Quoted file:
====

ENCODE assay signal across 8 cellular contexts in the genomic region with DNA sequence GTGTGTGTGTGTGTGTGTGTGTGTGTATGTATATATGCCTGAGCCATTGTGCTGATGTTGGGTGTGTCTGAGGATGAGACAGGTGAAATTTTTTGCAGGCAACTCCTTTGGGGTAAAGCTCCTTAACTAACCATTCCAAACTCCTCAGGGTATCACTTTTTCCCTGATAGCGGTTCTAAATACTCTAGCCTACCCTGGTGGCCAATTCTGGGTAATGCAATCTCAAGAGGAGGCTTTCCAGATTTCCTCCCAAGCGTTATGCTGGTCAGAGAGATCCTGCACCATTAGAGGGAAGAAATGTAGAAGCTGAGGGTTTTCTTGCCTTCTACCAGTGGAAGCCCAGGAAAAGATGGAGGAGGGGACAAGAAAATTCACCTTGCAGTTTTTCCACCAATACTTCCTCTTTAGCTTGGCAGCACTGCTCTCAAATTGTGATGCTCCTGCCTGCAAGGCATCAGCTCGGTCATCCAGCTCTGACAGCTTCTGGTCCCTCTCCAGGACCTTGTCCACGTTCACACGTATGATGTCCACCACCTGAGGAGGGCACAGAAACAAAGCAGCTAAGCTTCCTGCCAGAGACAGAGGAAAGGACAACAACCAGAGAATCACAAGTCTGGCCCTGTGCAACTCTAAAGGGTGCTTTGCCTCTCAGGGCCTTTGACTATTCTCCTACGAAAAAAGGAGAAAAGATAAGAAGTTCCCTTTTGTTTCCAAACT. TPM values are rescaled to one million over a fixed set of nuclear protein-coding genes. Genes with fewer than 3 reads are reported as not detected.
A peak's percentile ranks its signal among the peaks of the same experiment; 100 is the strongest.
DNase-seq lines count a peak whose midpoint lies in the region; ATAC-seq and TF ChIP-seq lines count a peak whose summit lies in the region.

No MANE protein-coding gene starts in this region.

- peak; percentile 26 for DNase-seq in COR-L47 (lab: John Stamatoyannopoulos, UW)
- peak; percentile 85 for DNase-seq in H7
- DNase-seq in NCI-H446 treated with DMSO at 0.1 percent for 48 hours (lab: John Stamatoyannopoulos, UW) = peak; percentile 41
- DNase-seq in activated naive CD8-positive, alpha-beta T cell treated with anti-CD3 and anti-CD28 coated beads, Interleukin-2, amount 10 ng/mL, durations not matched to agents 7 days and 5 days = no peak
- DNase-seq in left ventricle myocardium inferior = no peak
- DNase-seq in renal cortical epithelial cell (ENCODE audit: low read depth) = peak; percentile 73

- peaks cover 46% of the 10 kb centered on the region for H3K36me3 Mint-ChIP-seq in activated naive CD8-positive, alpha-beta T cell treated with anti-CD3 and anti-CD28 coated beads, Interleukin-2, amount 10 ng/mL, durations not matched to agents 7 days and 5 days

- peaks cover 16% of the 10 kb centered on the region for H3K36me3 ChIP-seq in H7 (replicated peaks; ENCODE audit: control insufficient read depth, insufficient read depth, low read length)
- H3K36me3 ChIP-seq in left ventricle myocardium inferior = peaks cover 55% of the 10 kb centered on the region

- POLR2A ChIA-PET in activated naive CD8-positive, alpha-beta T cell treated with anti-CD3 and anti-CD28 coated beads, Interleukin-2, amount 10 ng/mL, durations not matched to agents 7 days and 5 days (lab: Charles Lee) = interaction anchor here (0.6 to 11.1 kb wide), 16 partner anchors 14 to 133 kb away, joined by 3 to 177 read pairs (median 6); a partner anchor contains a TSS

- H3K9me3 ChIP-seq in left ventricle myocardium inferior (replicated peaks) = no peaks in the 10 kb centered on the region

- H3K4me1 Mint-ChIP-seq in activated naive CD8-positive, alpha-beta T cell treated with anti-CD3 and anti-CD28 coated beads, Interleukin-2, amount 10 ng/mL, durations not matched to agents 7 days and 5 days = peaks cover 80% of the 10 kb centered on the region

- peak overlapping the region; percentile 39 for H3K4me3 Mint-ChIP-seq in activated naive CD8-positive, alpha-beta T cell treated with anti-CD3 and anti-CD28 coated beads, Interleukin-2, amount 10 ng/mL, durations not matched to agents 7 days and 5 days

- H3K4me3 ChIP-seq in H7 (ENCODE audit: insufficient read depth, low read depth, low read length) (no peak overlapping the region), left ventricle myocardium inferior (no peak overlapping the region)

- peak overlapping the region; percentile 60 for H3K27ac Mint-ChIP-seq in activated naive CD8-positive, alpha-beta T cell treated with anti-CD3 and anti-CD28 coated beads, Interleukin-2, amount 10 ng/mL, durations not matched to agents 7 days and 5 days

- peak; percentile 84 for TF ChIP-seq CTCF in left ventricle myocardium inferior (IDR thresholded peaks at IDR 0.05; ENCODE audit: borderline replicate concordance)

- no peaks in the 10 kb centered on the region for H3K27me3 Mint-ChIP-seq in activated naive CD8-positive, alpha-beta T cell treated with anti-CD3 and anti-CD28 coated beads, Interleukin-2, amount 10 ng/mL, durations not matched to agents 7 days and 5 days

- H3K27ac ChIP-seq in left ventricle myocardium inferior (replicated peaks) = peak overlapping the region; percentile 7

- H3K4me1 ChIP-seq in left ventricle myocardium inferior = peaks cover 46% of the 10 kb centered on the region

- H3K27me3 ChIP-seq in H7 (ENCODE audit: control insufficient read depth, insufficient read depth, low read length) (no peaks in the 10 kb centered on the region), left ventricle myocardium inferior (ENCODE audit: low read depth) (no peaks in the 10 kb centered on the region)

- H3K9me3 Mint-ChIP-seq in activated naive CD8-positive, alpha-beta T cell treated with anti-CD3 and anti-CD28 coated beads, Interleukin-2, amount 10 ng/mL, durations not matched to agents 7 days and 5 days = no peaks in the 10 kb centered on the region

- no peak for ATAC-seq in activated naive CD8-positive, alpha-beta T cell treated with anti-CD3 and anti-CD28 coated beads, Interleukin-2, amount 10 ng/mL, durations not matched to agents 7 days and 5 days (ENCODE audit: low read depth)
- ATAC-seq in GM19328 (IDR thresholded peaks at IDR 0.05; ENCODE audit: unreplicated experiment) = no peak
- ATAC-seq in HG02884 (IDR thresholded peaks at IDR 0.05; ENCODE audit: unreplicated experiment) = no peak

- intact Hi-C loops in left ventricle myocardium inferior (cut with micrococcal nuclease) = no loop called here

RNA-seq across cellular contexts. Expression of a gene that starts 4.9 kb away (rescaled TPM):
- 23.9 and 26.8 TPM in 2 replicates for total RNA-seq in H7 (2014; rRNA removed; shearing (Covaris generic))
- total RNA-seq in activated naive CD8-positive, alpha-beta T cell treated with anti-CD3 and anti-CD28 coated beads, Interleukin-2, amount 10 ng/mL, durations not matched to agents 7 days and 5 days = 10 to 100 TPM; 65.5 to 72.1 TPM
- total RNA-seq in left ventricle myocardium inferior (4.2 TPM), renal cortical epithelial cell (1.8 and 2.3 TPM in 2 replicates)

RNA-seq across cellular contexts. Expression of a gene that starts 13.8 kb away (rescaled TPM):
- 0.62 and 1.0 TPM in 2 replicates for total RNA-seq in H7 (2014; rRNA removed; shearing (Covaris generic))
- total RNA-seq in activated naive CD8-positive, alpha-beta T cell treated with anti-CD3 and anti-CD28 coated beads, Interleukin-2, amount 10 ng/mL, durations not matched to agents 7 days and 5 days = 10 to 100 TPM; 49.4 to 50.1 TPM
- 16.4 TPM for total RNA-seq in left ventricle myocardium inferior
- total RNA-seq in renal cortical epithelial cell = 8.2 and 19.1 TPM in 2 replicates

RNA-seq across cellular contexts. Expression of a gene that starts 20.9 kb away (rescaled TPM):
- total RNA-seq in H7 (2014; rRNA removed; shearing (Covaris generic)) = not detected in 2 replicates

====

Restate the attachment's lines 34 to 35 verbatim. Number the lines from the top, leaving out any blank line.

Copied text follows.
RNA-seq across cellular contexts. Expression of a gene that starts 13.8 kb away (rescaled TPM):
- 0.62 and 1.0 TPM in 2 replicates for total RNA-seq in H7 (2014; rRNA removed; shearing (Covaris generic))